Coffee and tea contain one and the same essential principle, which goes by the names of theine or caffeine, according as it is prepared from tea or from coffee.
It is a very extraordinary thing that in several parts of the world the natives should have taken parts of different plants to produce beverages, and that the leaves of the tea in China, the berry of the coffee in Arabia, the leaves of the Paraguay tea plant, and some others, should all contain the same essential principle. This fact alone shows us that the principle contained in all these substances must be of some importance and of some use, although it may not be, and certainly is not, a very important element in actual nutrition.
This principle itself is a poisonous substance, but when taken in the moderate quantities in which it is usually taken, it acts as a stimulant to the nervous system without the exciting and depressing effects which follow the'drinking of alcoholic stimulants.
It is of especial advantage as a stimulant to the nervous system after fatigue, whether mental or bodily, and it is .this particular property of it that makes it especially valuable.
The theine very readily dissolves in boiling water, and so it is necessary to prepare tea with water that is boiling. It is not, however, advantageous to let the hot water stand with the tea-leaves too long, because if it does it extracts tannin and colouring matter, and other things, from the tea. One caution, and that is, that tea causes a very large amount of indigestion. It does not, however, cause a tenth part of that which alcohol causes, especially among the poor classes of the community. This arises, to a large extent, from its being drunk too hot. Our stomachs were not made to hold boiling water, and if people will drink hot water they may be sure that they will suffer from indigestion. Strong tea and coffee should not be drunk with meals, because of their astringent qualities, or, at any rate, only as flavouring materials to milk; and the practice of drinking a small quantity of coffee, with plenty of milk, for breakfast, is a very good one.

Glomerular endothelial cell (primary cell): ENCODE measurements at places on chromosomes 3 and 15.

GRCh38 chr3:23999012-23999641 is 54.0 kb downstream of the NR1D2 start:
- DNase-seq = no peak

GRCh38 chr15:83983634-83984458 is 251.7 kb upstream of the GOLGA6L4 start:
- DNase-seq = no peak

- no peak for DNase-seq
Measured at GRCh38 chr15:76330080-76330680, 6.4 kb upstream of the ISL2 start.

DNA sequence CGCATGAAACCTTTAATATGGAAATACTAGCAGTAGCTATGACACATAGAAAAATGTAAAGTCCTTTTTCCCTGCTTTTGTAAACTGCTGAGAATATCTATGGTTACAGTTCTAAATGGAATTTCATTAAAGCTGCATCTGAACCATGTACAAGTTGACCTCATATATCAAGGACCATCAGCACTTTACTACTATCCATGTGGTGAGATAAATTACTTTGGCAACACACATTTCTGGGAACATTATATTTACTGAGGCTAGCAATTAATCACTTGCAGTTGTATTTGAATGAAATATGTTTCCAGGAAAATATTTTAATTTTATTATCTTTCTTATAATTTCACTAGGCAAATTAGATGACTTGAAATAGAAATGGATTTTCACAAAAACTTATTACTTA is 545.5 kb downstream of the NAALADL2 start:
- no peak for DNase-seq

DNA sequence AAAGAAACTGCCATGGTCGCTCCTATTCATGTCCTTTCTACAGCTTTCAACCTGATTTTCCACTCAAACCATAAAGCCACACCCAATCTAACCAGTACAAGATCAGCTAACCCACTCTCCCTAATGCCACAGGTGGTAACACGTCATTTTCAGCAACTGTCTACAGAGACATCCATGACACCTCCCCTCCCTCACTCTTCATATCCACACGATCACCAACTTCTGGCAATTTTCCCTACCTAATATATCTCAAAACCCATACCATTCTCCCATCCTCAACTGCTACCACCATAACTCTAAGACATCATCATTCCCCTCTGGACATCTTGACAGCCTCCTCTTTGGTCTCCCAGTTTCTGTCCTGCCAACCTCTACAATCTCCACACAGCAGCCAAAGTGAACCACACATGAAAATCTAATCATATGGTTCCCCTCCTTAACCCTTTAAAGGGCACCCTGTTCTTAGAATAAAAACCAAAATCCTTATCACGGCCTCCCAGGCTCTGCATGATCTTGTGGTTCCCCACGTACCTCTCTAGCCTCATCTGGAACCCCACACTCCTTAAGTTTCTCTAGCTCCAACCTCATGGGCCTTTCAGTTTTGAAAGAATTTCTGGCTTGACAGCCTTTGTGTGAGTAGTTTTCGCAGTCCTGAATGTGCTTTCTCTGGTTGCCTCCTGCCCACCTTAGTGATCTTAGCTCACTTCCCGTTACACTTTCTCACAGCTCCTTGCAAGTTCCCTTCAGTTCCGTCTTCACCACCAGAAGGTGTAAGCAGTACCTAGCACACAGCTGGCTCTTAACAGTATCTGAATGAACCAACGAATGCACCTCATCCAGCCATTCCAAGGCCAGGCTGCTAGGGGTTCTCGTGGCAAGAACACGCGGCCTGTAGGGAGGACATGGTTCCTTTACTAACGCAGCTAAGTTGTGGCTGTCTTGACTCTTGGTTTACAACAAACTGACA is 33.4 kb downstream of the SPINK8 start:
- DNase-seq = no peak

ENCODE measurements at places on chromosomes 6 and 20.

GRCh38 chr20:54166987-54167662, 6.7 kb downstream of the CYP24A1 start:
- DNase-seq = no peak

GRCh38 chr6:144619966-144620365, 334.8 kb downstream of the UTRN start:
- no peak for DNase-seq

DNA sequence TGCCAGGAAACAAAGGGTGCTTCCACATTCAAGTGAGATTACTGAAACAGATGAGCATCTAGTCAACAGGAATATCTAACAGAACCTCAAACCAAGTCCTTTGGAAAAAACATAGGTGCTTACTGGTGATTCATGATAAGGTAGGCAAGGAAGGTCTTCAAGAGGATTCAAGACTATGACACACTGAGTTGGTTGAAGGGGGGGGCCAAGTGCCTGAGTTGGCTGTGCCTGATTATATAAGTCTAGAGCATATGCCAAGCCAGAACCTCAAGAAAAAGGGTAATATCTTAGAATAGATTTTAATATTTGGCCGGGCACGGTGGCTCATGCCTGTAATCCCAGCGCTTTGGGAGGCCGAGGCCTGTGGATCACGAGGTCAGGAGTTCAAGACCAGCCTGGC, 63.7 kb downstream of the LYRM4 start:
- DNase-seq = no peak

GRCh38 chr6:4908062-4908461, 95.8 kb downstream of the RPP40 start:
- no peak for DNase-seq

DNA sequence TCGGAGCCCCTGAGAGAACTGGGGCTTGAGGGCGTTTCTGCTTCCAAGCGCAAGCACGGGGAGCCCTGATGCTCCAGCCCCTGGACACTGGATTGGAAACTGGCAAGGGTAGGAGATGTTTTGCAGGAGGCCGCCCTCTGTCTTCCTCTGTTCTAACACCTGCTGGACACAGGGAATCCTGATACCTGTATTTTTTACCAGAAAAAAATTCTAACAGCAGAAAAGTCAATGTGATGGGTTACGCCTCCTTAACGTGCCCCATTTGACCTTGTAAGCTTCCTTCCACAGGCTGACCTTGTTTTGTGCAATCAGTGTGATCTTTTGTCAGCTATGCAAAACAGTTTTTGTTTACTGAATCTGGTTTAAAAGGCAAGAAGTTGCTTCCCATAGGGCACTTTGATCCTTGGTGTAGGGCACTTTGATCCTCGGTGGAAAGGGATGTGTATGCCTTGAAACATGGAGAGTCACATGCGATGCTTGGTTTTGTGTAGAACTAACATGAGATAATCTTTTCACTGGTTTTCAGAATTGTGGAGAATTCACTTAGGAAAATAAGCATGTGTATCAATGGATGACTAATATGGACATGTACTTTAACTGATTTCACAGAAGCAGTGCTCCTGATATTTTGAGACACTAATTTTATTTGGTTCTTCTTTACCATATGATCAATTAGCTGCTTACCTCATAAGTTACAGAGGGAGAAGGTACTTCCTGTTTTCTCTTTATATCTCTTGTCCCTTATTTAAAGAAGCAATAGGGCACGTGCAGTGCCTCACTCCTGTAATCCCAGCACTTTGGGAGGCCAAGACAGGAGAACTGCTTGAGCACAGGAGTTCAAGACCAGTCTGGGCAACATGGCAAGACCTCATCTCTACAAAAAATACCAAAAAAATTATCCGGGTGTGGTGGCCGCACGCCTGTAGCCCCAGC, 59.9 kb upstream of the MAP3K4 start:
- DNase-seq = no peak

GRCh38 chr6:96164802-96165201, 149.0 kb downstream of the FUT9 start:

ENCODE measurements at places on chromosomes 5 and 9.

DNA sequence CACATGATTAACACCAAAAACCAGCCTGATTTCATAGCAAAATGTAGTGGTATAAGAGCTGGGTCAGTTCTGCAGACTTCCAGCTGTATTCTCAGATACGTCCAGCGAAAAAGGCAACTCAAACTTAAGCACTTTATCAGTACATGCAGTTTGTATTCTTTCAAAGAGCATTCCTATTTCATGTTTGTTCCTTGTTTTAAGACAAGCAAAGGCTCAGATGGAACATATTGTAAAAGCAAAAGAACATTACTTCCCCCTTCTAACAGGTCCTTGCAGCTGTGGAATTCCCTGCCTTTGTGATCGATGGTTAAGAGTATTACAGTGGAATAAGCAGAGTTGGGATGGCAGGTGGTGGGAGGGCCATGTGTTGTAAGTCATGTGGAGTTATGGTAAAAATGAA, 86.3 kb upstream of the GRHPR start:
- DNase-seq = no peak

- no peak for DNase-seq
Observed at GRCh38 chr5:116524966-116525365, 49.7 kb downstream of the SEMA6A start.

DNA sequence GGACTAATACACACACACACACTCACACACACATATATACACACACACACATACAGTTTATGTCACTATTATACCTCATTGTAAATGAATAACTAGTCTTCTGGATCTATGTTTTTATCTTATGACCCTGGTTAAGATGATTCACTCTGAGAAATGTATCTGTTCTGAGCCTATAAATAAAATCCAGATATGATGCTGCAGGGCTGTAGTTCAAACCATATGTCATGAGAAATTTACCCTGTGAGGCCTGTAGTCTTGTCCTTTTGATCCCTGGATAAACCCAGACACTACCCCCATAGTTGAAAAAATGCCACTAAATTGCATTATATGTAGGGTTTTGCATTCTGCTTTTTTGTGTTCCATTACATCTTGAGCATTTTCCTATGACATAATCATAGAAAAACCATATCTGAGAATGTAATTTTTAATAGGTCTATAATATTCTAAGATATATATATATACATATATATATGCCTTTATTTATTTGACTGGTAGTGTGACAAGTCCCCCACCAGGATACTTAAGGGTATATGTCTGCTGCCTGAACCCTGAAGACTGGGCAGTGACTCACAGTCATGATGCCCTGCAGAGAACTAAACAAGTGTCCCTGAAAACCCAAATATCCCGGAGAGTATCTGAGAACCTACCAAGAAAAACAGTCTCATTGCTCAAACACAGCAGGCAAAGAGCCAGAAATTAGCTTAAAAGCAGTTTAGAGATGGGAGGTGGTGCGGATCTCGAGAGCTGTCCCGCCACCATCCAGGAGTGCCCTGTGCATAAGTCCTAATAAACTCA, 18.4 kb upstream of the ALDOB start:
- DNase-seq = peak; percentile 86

Coffee is often mixed with chicory, but if you wish to drink coffee alone, you can buy the berries and grind them yourself. In France they buy the berries and roast them themselves; but in England you can buy roasted berries, and by grinding the berries yourself you get a much better coffee, as some of the essential oils evaporate after the coffee has been ground for any time.
If you buy ground coffee you can tell whether it contains chicory by putting it in a tumbler of water, when the coffee will float for some time, but the chicory sinks almost directly, and discolours the water much more than coffee does.
Cocoa contains a large quantity of fat, and also a considerable proportion of nitrogenous substance; it is therefore much more nutritious as an article of food than coffee or tea. Its essential principle is closely allied to that found in tea and coffee.